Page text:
It’s a Lot Easier When You’re Seeded, Ackley Says
Frank Ackley, who is in his 70th year, recently tested the United States Tennis Association’s top-ranked player in that division by extending him to three sets in a round-of-16 match in Houston.
Ackley, a Springs resident who spends the winter in Melbourne, Fla., said last week that he hadn’t played competitive singles — or any singles to speak of — in the past three years, and was eager to see where he stood.
He stood well, it turned out, but the next day, he said, he was barely able to stand.
“They played this at the Downtown Club at the Met, on hard courts . . . 90 percent of the indoor courts in the U.S. are hard courts, you know, not Har-Tru, though, frankly, I prefer clay.”
Despite the fact that he had no points, usually a requisite when it comes to seeding, Ackley was seeded ninth in a draw of 65, presumably because his reputation had preceded him.
“So, in the round of 16, I lost to the number-one seed, Ken Dahl, from Montreal, Canada, who plays in the U.S. all the time. . . . I was up 6-5 in the first set . . . I can’t remember who was serving, but what I do remember is that I was up 30-15 and hit what I thought was a winner down the line, which he called out. I asked him if he saw it long. He said no, that it was wide. It wasn’t wide, but anyway. There was no umpire. So I wound up losing that game and lost something like 7-5 in the tiebreaker.”
Ackley won the second set 6-3, and was “up 4-2 in the third — by this time we had an umpire — when things got a little crazy. That umpire, by the way, overruled him at least three times on line calls. I was up 4-2, he’s serving, and he stops the game and says, ‘Frank, it’s 40-30, right?’ I didn’t know. ‘You’re serving,’ I said. ‘It’s your call.’ He wins the point. Later I learned that all the guys who were watching the match thought it had been 30-30.”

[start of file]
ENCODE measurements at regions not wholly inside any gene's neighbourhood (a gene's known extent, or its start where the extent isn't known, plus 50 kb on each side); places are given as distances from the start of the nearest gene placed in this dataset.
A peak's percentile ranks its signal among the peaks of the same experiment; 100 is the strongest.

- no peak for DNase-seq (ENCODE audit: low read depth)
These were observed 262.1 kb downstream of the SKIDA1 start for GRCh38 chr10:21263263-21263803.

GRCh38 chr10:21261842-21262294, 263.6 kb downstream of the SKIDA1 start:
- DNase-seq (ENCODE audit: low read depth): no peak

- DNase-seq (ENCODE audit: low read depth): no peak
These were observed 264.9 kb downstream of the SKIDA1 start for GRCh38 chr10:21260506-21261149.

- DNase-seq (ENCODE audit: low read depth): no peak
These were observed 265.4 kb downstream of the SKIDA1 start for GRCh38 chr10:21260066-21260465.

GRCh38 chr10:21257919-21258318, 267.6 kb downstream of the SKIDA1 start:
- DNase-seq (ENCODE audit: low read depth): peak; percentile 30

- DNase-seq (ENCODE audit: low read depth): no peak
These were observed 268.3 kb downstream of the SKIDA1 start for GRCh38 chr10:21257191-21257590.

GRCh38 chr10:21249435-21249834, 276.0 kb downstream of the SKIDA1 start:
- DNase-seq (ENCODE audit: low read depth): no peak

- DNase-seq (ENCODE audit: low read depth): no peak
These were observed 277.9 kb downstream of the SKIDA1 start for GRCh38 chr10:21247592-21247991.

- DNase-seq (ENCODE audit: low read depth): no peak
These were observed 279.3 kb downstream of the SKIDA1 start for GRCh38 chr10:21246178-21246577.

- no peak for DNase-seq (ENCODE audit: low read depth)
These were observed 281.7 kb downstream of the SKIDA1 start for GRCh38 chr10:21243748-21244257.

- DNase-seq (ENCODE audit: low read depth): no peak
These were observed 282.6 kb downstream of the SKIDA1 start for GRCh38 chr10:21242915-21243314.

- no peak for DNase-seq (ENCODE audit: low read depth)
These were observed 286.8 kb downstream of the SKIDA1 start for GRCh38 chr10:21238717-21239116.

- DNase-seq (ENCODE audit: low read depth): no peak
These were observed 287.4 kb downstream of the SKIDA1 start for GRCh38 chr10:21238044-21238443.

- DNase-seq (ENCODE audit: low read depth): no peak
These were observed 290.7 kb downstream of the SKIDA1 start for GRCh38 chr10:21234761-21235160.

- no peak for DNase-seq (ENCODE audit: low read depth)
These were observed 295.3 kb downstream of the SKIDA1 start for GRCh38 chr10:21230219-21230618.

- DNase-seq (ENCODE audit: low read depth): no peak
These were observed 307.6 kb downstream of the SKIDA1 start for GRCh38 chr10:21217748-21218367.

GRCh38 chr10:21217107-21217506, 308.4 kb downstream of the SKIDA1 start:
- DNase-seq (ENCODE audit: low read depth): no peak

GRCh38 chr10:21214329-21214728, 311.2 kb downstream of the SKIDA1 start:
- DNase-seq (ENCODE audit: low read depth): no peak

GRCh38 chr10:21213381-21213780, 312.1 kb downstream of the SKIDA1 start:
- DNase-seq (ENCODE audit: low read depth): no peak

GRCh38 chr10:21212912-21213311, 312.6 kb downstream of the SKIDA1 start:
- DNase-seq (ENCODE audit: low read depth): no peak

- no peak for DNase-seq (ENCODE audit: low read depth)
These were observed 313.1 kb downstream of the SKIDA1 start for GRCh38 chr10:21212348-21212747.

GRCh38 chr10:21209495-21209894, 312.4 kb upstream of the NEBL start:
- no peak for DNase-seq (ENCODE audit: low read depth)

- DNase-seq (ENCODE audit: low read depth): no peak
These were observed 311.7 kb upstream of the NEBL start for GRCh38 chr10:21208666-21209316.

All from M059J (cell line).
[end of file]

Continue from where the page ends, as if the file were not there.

“At 4-3 my legs were seizing up, and he went on to win the third set 6-4. He played well. It was a three-hour match. I’ll be honest with you, I could barely walk the next day. What would have been a 15-minute walk took me 45. I had to lift my leg to get over the curbs. I was so glad I didn’t have to play.”
At least Ackley could say after the tournament that he’d taken a lot of the starch out of Dahl, who defaulted in the third set of the semifinals while leading 4-3.
At any rate, Ackley earned 200 points as a result of his showing, “though you need 2,000 to be in the top five.”
Before leaving Florida for East Hampton, Ackley teamed up with Mark Harrison, a top-notch pro who has taught at clubs here in the summer, to win a charity men’s doubles tournament at Melbourne’s Suntree Country Club.
“You get spoiled in Florida,” Ackley said, “whether it’s tennis or golf. It’s so easy. Not like here.”
Asked where he was going next, Ackley said, “Hilton Head, South Carolina, for a regional senior team tournament, in two weeks. It’s just doubles. I’ve been asked to captain the Eastern team. We’re either playing Florida or New England. And then, in mid-June, there’s going to be a U.S.T.A. national Level 2 tournament at Yale. The tennis facility they have there is next to none. I’ll be playing singles there — I need to get more points.”
In late September, he said, he would play in the national clay courts, where he hopes he’ll be seeded. “It’s a lot easier,” Ackley said, in signing off, “when you’re seeded.”